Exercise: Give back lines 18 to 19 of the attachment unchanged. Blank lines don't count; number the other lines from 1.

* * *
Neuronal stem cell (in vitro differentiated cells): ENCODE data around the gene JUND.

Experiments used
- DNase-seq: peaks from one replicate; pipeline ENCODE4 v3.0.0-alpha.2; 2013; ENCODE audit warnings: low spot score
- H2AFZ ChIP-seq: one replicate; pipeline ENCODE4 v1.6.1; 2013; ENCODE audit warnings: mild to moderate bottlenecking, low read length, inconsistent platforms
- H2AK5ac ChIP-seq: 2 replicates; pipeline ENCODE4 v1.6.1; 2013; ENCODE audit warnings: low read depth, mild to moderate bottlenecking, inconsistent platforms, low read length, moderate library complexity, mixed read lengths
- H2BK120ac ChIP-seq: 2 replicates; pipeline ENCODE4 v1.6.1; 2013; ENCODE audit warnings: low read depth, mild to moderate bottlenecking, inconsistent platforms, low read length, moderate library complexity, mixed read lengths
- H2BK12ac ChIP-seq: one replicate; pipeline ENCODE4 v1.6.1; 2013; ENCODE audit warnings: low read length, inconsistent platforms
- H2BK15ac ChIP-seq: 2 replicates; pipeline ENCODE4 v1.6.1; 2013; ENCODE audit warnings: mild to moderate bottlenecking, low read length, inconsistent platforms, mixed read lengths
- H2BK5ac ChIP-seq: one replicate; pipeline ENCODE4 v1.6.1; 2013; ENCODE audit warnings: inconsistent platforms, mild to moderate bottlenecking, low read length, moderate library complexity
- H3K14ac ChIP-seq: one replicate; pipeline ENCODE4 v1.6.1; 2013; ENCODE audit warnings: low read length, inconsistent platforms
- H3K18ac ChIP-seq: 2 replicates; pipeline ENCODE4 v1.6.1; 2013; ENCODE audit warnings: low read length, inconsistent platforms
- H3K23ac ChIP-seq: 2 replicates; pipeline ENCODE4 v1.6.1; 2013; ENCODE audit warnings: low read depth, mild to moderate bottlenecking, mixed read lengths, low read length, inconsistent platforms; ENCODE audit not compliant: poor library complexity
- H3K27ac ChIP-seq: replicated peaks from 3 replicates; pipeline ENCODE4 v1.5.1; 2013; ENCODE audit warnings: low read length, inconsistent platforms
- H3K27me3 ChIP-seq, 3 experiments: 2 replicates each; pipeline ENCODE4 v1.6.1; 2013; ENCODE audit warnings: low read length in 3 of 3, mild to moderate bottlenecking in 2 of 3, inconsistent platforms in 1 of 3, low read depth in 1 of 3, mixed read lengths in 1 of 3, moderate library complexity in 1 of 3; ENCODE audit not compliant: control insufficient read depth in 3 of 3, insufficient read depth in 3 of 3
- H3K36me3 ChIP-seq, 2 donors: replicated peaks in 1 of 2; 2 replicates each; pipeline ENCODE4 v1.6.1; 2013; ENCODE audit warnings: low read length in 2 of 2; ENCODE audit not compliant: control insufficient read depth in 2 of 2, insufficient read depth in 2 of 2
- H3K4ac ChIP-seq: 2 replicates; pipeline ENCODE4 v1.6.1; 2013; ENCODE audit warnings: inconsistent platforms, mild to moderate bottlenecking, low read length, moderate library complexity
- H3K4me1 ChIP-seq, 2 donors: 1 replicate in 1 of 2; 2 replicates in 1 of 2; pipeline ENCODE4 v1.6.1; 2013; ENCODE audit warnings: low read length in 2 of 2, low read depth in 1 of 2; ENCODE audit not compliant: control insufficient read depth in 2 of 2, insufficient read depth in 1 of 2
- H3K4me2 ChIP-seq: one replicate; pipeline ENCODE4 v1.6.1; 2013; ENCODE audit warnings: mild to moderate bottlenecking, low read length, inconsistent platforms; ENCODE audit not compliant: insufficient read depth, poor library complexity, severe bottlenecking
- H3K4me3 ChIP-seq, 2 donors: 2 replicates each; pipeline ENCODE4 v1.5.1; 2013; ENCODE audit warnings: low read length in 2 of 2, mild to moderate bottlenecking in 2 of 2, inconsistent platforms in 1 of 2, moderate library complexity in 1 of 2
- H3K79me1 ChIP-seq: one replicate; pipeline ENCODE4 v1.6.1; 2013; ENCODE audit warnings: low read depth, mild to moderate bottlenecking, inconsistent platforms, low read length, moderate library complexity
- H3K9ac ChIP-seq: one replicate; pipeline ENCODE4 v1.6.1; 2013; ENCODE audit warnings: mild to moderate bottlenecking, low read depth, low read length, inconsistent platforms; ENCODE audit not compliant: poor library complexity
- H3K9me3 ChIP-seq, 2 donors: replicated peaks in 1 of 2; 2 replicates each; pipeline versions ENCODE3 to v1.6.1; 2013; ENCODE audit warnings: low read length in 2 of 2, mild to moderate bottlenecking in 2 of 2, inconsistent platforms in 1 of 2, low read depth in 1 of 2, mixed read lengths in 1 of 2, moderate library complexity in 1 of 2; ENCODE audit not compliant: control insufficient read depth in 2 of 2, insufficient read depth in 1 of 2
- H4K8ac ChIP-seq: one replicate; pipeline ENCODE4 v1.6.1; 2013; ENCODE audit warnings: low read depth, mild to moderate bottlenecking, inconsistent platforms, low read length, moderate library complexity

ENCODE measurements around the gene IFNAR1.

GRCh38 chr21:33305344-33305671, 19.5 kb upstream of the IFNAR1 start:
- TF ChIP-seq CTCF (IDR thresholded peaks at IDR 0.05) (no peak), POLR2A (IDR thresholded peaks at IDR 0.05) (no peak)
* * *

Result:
- H3K4me2 ChIP-seq: one replicate; pipeline ENCODE4 v1.6.1; 2013; ENCODE audit warnings: mild to moderate bottlenecking, low read length, inconsistent platforms; ENCODE audit not compliant: insufficient read depth, poor library complexity, severe bottlenecking
- H3K4me3 ChIP-seq, 2 donors: 2 replicates each; pipeline ENCODE4 v1.5.1; 2013; ENCODE audit warnings: low read length in 2 of 2, mild to moderate bottlenecking in 2 of 2, inconsistent platforms in 1 of 2, moderate library complexity in 1 of 2